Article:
US officials have confirmed that two American soldiers were among 15 people killed in a suicide bomb attack on a Nato convoy in the Afghan capital of Kabul today.
An Islamic militant group, Hizb-e-Islami, has already claimed responsibility for the attack, which also killed four contractors and nine Afghan civilians, saying it had formed a special "martyrdom unit" to attack foreign troops.
At least two children are thought to be among the dead.
Body parts could be seen littering the scene of the blast, which was reportedly large enough to rattle buildings on the other side of the city. One coalition vehicle was reduced to a mangled pile of metal.
Kabul provincial police spokesman Hashmad Stanakzi said the suicide bomber attacked at about 8 am with a car packed with explosives. "The explosion was very big. It set the nearby buildings on fire," he said.
The car reportedly hit the convoy as it passed the home of an Afghan politician. Two children are said to be among the dead.
The deputy chief of police, Daud Amin, said it was difficult to immediately estimate the number of dead because of the state of some of the victims.
"We saw two dead bodies of children on the ground," he said. "But the rest of the bodies were scattered in pieces around."
Two Kabul hospitals had earlier reported that at least six dead and 37 wounded were brought in from the scene, but that the toll could increase.
A spokesman for Hizb-e-Islami, Haroon Zarghoon, told The Associated Press news agency that one of the movement's operatives carried out the attack on what he described as two vehicles of American advisers.
He claimed that most of the American advisers were killed and their vehicles destroyed.
Zarghoon says the militant group has formed a new cell to carry out suicide attacks on US and other coalition troops.
"The cell had been monitoring the movement and timing of the American convoy for a week and implemented the plan Thursday morning," Zarghoon said.
He claimed the cell was established in response to alleged American efforts to keep permanent bases and troops in Afghanistan even after the full Nato withdrawal.
The announcement could signal an escalation of actions from the northeastern-based group, which is a fierce rival of the Taliban.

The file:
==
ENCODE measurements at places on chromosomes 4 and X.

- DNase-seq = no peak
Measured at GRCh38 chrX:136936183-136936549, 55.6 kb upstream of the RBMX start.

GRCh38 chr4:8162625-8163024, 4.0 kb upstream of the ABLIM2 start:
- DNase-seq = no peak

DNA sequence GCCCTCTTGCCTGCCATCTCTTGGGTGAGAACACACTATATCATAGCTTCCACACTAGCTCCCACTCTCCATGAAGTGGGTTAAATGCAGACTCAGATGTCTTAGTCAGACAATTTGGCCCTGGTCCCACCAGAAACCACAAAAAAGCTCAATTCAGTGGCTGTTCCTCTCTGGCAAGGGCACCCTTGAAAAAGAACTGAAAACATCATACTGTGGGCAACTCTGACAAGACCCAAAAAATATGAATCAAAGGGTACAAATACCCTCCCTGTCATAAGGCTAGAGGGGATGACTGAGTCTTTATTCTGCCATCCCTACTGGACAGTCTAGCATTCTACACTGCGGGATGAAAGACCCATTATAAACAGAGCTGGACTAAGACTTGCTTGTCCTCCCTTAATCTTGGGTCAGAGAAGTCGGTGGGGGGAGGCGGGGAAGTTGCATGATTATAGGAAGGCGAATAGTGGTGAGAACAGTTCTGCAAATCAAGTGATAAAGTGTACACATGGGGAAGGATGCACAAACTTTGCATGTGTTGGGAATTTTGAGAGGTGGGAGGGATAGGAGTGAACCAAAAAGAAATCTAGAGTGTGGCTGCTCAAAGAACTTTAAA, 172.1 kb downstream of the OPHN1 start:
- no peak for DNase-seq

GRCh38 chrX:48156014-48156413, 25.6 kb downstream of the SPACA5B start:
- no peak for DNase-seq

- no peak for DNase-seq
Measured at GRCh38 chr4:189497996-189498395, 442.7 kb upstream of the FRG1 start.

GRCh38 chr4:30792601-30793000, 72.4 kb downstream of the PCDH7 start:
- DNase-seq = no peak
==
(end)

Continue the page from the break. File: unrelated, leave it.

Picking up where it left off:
The US has repeatedly said it wants no permanent bases in Afghanistan after most foreign troops withdraw by the end of 2014, but President Hamid Karzai raised eyebrows last week when he announced he had agreed to an American request to keep nine bases. A smaller American force is expected to remain in the country to assist Afghans in keeping security, but the exact configuration of their work has not yet been decided.
Hizb-e-Islami is headed by 65-year-old former warlord Gubuddin Hekmatyar, a former Afghan prime minister and one-time US ally who is now listed as a terrorist by Washington. The militia has thousands of fighters and followers across the country's north and east.
Hekmatyar, who was heavily financed by the US during the 1980s occupation of Afghanistan by the former Soviet Union, has been declared a terrorist and is being hunted by Afghan and Nato troops. US bombs have targeted his military chief Kashmir Khan in Kunar province in northeastern Afghanistan on the border with Pakistan.
However, Hekmatyar's son-in-law has also held peace talks with both Karzai and also American officials. In a further sign of the complexities of the Afghan insurgency, Hizb-e-Islami is also a rival to the Taliban insurgency, even though both movements share the goal of driving out foreign troops and establishing a state that would follow a strict interpretation of Islamic law.
Hekmatyar and the Taliban supreme leader, Mullah Omar, in particular, are said to share personal animosity.
Thursday's attack was the second in eight months claimed by Hizb-e-Islami. In September, the militant group claimed responsibility when a female suicide car bomber killed least 12 people. At the time, Hizb-e-Islami said the attack was revenge for the film "Innocence of Muslims," which was made by an Egyptian-born American citizen and infuriated Muslims abroad for its negative depiction of the Prophet Mohamad.